Falwell obviously hates the Establishment Clause, which is supposed to prevent the government from imposing Christianity (or any other faith) on us. You'd think he'd like the Free Exercise Clause, being someone who likes to exercise freely, loudly, and publicly, but the problem with that clause is that it unfortunately protects the ability of heathens--particularly, these days, Muslims--to follow their twisted rituals as well.
Again, the Free Speech Clause is one that you'd figure Falwell would like, since his career is devoted to speaking out about his ideas and beliefs. Especially since he not infrequently says things that are quite outrageous. In a number of advanced democracies, his buddy Pat Robertson might have been sued or even prosecuted for his moronic "let's kill Chavez" tirade, but not in the U.S. Similarly, when Falwell and Robertson blamed 9/11 on gays and feminists and atheists, a lot of people were properly outraged and opined that F & R should just shut up; but, thanks to our Free Speech Clause, no one thought the government should shut them up or even that a family who'd lost a gay, feminist, atheist child no 9/11 should be able to sue for emotional distress.
But, again, Falwell's problem with the Free Speech Clause is that it applies to people who disagree with him. Famously, Falwell's lawsuit against Hustler went all the way to the Supreme Court, which ruled unanimously that even a remarkably offensive, stupid, and unfunny "parody" couldn't be the basis for a lawsuit.
Well, as his old pal Ronald Reagan might have said, there he goes again (pdf). Once again, Falwell is making legal history. This time, he sued the owner of fallwell.com, a site that criticizes (to put it mildly) Falwell's interpretation of the Bible and his views on homosexuality. The site gets fewer visitors than this one, so it's hardly causing the good reverend a lot of problems, but he went after it on trademark and anti-cybersquatting grounds.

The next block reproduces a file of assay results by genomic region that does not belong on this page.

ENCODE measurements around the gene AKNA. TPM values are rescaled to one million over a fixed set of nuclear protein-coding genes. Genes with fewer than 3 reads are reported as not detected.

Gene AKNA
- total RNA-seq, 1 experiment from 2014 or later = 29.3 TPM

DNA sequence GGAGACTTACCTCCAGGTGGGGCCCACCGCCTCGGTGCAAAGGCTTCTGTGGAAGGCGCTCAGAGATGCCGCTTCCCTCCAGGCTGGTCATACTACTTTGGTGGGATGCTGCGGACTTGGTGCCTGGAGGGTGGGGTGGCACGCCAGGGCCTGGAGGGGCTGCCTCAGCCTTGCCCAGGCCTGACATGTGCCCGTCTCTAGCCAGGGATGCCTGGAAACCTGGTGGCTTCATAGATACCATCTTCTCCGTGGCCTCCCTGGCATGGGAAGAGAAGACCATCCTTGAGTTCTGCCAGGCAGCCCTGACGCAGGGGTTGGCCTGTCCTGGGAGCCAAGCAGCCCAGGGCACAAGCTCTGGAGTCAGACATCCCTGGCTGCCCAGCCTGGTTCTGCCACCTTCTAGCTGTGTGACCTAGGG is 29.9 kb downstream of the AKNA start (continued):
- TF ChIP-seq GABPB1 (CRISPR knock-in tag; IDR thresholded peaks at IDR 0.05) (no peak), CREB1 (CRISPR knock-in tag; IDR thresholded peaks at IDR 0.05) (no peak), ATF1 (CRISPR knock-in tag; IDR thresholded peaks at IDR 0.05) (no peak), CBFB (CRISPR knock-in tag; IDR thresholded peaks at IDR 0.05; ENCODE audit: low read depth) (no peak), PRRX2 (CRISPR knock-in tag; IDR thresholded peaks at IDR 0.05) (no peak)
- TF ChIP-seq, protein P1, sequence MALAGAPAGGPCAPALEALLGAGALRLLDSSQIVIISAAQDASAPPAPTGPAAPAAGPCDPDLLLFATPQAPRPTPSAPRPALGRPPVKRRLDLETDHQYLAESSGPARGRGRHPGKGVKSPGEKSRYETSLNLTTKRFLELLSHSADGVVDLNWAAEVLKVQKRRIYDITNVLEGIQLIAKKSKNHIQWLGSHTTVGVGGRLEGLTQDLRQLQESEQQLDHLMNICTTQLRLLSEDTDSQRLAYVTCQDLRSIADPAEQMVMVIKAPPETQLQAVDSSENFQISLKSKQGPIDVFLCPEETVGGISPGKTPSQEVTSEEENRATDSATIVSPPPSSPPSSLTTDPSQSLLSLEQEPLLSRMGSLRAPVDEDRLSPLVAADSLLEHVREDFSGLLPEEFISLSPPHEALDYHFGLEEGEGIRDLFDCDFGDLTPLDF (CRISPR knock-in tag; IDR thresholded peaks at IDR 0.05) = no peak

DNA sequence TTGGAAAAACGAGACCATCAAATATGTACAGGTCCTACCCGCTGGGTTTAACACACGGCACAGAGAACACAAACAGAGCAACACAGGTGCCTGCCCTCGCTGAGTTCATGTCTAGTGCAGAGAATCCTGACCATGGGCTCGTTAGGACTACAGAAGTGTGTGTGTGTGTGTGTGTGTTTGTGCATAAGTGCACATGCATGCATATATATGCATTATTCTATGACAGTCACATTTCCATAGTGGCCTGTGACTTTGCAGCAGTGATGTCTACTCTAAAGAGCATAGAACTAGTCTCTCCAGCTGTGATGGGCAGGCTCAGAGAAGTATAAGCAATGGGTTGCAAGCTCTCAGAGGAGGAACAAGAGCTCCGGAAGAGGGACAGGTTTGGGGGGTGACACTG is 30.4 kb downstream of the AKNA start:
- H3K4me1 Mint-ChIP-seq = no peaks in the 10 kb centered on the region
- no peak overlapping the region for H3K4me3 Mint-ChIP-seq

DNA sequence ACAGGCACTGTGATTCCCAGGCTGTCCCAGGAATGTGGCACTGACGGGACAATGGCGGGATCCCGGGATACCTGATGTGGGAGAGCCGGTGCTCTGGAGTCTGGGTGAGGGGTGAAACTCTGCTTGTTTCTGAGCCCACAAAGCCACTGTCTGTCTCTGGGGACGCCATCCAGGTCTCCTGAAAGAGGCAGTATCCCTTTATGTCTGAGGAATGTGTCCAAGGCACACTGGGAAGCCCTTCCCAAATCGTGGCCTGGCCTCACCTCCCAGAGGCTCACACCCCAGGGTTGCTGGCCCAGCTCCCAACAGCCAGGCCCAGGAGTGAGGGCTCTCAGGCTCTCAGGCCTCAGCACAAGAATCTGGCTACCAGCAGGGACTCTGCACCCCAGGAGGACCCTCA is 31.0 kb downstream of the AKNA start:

And he lost. The Fourth Circuit, explicitly invoking First Amendment concerns, decided that it is not a violation of federal trademark law to use someone's trademark (or a misspelling thereof) as the URL for a website criticizing that person or (more often) company--as long as it's obvious to a visitor that the site isn't sponsored by the trademark owner. In other words, since anyone who came to the site would immediately see that Jerry Falwell couldn't possibly be endorsing the views presented by the site, there was no misuse of the trademark.
The "gripe site" issue is important these days, and, thank goodness, the clear majority of federal courts are coming down on the right side. It's not only websites, though: many thoughtful people are sounding the alarm over corporations' use of intellectual property law and libel law to silence critics in many different media. (Remember when the beef industry sued Oprah? Or when Atrios was threatened by Donald Luskin's lawyer? And, of course, when Fox went after Al Franken for violating its "fair and balanced" [sic] trademark?).
So here's something you'll rarely hear from me: three cheers for the Fourth Circuit.